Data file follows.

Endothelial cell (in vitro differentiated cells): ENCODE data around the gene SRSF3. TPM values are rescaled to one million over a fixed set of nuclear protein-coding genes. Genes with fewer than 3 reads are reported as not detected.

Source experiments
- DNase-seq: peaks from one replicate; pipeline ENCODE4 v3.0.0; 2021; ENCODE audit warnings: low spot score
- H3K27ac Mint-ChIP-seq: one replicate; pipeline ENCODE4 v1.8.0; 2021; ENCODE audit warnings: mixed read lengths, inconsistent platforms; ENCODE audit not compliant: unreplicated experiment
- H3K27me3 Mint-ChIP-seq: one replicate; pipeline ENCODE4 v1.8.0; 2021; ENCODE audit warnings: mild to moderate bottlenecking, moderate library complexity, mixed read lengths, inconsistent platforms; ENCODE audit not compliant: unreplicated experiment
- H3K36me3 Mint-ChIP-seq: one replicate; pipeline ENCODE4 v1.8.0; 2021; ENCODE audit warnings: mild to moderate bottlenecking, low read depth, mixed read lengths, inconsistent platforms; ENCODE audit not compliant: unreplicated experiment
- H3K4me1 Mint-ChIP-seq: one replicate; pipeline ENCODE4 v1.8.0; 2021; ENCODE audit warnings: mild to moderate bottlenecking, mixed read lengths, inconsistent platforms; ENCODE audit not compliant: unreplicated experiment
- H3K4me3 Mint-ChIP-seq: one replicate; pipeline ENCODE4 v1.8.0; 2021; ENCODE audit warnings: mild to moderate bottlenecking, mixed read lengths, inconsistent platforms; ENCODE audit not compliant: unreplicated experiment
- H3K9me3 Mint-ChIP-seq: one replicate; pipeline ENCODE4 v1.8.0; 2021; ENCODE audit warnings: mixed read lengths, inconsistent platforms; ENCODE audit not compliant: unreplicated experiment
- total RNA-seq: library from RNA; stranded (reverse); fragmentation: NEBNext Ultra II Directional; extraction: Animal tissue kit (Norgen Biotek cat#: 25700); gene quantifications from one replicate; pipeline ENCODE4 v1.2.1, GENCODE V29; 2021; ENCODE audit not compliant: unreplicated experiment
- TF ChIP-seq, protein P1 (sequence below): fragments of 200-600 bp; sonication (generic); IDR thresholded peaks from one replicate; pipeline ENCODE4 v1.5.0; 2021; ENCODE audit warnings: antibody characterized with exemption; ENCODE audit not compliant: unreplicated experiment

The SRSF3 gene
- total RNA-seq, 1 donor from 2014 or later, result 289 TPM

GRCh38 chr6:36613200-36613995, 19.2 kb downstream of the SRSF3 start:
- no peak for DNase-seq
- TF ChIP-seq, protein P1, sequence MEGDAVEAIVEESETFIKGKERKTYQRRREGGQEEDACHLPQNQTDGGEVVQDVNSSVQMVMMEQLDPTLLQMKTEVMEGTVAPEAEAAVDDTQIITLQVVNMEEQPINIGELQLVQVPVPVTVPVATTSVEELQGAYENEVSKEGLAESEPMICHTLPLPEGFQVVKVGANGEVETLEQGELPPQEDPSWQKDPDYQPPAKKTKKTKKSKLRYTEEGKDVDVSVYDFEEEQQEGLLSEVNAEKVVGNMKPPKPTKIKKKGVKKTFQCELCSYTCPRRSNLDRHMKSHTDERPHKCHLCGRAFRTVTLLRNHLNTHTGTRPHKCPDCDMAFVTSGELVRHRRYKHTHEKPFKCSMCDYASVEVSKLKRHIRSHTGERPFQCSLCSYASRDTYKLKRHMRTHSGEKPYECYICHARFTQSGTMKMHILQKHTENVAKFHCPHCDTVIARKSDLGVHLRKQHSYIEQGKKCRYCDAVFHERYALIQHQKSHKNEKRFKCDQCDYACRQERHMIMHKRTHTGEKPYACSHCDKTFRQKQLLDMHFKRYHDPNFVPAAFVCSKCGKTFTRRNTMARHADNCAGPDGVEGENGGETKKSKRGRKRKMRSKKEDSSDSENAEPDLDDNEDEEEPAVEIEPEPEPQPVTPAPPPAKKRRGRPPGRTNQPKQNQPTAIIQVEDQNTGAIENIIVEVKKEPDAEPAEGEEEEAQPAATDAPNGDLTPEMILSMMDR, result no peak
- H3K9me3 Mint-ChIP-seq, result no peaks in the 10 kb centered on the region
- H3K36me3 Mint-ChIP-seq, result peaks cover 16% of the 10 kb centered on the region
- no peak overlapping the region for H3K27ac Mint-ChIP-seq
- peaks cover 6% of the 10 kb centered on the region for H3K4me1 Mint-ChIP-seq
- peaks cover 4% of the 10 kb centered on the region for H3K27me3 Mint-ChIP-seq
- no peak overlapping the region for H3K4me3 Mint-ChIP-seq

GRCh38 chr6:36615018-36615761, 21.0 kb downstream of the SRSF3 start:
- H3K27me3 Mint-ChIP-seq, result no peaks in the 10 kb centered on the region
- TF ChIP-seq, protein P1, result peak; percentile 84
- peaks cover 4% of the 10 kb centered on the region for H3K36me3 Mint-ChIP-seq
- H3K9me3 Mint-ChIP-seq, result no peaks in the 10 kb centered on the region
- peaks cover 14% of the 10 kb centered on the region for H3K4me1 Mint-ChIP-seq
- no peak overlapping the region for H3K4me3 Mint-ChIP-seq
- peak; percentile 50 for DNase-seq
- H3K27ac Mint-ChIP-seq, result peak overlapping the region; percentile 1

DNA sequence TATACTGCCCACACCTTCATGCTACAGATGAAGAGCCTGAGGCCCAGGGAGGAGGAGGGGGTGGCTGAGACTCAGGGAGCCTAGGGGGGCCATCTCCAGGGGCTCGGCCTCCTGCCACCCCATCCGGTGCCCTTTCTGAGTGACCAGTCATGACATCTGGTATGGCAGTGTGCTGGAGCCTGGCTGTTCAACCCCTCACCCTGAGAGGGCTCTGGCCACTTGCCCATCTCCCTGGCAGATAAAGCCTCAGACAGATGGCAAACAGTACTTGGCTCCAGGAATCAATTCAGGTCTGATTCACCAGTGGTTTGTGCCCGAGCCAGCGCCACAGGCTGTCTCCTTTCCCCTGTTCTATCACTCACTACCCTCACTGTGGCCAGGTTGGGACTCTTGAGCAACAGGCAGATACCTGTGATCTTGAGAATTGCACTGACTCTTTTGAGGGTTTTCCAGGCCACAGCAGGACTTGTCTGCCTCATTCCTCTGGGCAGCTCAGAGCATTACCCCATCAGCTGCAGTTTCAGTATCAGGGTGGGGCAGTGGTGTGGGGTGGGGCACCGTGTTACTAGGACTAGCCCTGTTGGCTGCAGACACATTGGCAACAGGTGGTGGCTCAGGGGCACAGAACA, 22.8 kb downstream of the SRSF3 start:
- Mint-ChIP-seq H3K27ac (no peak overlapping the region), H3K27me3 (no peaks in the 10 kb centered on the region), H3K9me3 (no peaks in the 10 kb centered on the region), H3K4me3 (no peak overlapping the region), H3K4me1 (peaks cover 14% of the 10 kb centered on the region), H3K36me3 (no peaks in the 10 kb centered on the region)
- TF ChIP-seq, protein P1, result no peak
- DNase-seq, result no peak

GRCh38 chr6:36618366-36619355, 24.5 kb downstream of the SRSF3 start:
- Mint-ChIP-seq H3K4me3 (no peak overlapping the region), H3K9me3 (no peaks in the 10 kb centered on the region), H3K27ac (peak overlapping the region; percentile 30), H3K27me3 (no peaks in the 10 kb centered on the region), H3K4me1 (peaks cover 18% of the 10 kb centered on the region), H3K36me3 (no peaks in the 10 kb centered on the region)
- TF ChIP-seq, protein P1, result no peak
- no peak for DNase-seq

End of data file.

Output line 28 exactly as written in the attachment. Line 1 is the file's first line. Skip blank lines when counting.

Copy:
- peaks cover 14% of the 10 kb centered on the region for H3K4me1 Mint-ChIP-seq